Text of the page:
Emma Approved is written and produced by the same team as The Lizzie Bennet Diaries, a webseries I thoroughly enjoyed. I knew I would like EA – especially because I am able to enjoy the series in real-time, unlike LBD. The link I have provided below is to the first episode of EA. The information about the characters and their other social media links are listed in the description box on the video page.

I encourage all Jane Austen fans and fans of mass communication to partake in Emma Approved while it is current. I can assure that no one will regret the experience.

Sylvia Plath

The rain pouring outside my window is stirring my mind with all sorts of thoughts. I simultaneously want to huddle under warm blankets and go hiking, read and garden, watch a movie and run errands. The rain also puts me in the mood to read poetry by Sylvia Plath. 

I keep meaning to reread her semi-autobiographic novel The Bell Jar recently, but have not gotten around to it. Instead I picked up a collection of her poems from the library and have slowly read through some of them. Here I would like to lament that I am not a qualified literary critique but a person with an interest in all forms of literature and will only comment on things that have stood out to me.

(Ha! It is as though I must disclaim my entire existence in order to be able to make a few statements about an author and poet I enjoy reading…)

Sylvia Plath was troubled, as several biographers have eloquently written. In addition to the fact that she committed suicide at the age of 30 years old, her “spirit” was evidenced by her work. Many of her poems illuminate the darkness she felt surrounded in. There is something comfortable about her writing; as if she does not intend to shock her reader, she only intends to stun them with the grotesque images she occasionally describes. 

Maybe it is my affinity towards those who need help, but I think I would have liked Plath. I related to the character in The Bell Jar and found myself wanting to join her in her adventures. Granted, I have always thought I was born in the wrong time… 

Warrior Dash

I posted on Twitter and Instagram about the Warrior Dash this past weekend, but have not gotten a chance to blog about it until now.



My dad found out about the Warrior Dash a few days before it occurred and was “coerced” into signing up for it. In essence, it is an obstacle course that serves as a fundraiser for St. Jude’s Children Hospital. There are Dashes located all around the United States, year-round.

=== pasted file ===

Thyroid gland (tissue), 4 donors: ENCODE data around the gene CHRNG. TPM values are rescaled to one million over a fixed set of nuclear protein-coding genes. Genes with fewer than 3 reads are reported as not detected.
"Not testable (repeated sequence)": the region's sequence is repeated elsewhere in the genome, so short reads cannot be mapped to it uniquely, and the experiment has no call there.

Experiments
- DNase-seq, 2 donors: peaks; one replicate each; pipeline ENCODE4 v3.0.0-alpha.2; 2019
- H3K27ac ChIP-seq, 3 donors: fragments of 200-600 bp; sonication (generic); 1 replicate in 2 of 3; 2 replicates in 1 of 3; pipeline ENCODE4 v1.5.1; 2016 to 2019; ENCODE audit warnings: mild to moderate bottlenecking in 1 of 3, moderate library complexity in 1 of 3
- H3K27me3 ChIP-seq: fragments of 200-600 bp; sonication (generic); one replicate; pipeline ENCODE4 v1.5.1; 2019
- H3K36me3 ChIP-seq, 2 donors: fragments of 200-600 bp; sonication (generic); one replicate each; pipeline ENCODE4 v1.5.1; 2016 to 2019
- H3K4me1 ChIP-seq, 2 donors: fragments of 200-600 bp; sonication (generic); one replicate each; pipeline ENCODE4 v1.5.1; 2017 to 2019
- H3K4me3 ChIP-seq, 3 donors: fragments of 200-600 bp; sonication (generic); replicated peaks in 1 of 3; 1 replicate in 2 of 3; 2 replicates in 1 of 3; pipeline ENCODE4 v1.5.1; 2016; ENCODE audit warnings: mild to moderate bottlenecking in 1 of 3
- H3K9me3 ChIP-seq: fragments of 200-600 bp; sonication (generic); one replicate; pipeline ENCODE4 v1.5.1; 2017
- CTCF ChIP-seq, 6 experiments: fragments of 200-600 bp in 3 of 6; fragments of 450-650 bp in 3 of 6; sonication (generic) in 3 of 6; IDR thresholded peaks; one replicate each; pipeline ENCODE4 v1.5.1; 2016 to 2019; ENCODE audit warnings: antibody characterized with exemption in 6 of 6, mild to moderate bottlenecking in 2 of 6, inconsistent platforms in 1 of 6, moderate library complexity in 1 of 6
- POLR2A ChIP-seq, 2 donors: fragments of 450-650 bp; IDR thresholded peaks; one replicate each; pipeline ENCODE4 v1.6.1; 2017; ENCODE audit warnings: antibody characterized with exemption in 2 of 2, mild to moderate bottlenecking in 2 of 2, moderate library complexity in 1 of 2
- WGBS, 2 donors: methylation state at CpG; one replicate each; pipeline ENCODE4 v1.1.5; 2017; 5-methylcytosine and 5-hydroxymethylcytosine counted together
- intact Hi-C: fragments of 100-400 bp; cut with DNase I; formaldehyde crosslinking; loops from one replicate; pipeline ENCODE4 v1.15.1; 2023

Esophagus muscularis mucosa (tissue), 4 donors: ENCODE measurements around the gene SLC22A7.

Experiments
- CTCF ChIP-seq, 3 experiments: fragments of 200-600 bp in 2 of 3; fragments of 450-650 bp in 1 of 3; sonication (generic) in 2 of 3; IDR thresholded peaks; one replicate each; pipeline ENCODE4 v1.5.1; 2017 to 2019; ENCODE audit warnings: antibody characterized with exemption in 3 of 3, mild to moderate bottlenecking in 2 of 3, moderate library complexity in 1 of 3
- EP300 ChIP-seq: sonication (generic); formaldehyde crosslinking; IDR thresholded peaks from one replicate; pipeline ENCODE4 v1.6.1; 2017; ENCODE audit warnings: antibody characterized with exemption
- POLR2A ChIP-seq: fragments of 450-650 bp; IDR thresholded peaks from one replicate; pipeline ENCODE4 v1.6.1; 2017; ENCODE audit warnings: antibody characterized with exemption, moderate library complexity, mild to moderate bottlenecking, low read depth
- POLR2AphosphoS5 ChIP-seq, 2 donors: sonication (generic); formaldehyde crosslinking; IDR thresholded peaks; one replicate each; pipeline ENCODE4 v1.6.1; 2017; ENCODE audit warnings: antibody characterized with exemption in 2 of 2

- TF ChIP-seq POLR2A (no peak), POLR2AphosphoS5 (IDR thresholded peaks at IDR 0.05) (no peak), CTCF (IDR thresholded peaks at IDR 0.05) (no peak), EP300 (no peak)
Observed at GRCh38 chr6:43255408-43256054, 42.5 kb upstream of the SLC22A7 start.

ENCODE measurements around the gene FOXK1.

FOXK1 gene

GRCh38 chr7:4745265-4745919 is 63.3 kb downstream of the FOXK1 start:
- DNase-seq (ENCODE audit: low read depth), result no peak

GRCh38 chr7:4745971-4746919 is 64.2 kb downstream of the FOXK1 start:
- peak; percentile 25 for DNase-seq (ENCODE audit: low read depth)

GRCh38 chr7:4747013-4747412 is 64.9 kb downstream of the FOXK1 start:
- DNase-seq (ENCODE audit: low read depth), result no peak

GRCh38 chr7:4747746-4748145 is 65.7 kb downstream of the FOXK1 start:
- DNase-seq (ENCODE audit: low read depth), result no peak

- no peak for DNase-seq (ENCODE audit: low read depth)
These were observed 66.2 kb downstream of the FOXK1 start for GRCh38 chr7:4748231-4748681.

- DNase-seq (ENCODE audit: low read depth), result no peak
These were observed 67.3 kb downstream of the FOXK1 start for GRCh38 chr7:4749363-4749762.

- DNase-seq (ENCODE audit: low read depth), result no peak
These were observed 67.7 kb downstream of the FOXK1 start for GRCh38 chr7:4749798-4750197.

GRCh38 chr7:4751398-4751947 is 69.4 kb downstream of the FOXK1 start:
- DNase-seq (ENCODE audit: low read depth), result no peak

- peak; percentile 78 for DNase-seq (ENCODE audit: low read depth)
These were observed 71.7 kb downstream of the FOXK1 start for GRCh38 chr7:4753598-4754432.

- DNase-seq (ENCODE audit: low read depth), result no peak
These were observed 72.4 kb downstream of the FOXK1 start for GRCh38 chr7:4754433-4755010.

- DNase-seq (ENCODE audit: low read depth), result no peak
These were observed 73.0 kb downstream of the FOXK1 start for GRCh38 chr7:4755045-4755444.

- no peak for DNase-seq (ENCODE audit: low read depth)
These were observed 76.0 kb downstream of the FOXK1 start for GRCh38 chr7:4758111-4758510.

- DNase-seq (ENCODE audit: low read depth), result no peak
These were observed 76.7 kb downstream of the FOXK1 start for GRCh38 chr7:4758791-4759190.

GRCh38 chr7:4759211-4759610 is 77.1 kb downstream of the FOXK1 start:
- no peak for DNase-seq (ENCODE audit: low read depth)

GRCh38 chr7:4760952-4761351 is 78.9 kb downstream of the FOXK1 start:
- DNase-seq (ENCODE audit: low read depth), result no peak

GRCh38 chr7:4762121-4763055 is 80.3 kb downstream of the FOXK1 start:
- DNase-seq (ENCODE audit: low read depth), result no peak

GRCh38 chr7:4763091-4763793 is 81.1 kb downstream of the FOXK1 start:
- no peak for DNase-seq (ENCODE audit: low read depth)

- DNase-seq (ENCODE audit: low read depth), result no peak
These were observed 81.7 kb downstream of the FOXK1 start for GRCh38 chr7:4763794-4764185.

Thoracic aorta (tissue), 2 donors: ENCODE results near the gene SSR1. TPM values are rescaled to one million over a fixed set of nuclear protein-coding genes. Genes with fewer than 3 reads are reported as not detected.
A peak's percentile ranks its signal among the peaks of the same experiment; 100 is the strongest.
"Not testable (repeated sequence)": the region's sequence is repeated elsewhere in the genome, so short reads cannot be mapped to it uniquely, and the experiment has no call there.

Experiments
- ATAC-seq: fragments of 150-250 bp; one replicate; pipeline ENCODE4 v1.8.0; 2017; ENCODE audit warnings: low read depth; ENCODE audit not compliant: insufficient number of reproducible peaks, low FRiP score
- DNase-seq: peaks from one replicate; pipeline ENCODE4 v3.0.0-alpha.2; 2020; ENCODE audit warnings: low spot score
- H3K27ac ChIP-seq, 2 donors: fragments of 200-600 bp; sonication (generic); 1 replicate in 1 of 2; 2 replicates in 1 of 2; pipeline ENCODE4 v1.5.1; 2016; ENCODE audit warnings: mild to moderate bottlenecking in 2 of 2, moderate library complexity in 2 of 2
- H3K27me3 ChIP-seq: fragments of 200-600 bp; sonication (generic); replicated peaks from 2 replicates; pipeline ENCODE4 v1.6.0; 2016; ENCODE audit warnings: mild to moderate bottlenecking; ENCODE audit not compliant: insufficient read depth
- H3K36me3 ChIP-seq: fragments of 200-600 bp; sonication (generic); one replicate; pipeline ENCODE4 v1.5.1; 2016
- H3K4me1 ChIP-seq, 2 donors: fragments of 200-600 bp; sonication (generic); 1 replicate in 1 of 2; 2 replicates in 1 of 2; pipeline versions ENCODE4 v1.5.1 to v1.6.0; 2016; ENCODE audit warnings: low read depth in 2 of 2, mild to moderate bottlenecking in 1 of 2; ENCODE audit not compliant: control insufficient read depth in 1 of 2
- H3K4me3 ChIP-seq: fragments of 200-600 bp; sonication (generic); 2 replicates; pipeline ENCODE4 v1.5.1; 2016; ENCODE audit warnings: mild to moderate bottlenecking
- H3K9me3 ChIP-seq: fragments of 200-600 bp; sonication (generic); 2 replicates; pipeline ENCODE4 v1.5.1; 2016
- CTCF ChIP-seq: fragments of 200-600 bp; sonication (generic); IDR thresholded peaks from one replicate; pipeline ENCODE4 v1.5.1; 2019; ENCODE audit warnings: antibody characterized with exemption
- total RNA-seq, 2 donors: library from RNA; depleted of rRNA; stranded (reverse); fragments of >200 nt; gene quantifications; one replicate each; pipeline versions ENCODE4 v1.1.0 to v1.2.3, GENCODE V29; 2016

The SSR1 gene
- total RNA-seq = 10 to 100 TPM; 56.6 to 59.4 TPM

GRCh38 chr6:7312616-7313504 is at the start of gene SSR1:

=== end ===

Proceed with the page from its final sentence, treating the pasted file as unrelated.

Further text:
The Warrior Dash has various obstacles that may not be available at all locations. Some of the challenges include trenches, walls to climb, pipelines to crawl through, and elevated boards to cross. The Warrior Dash website has photos and descriptions of all the obstacles featured.


Although registration had closed by the time I tried registering for it, I am looking forward to attempting it next year!


The finale – a mudslide into a deep mud trench!

Reasons nursing school is worth it:

Originally posted on Confessions of a student nurse:

1. You get to wear scrubs to school. Scrubs! The only thing more comfortable would be pajamas.

2. It prepares you to be a parent. Not because you learn how to diagnose and treat common childhood ailments, but because you learn how to function effectively on little to no sleep.

3. It will provide you with the opportunity to diagnose yourself with countless conditions. Don’t worry, 97% of the time, you’ll be wrong. The other 3%? They’ll come from your psych classes.

4. You’ll rediscover your childhood sense of humor (if you ever lost it). If you can’t laugh at farts and poop, you won’t survive.

5. You’ll make lifelong friends. You’ll think they’re crazy, until one day you realize that your mutual insanity is what makes the bond between you so strong.

6. Your non-medical friends and family will LOVE how you’re able to point out every inaccuracy on…

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Accomplishments in Aviation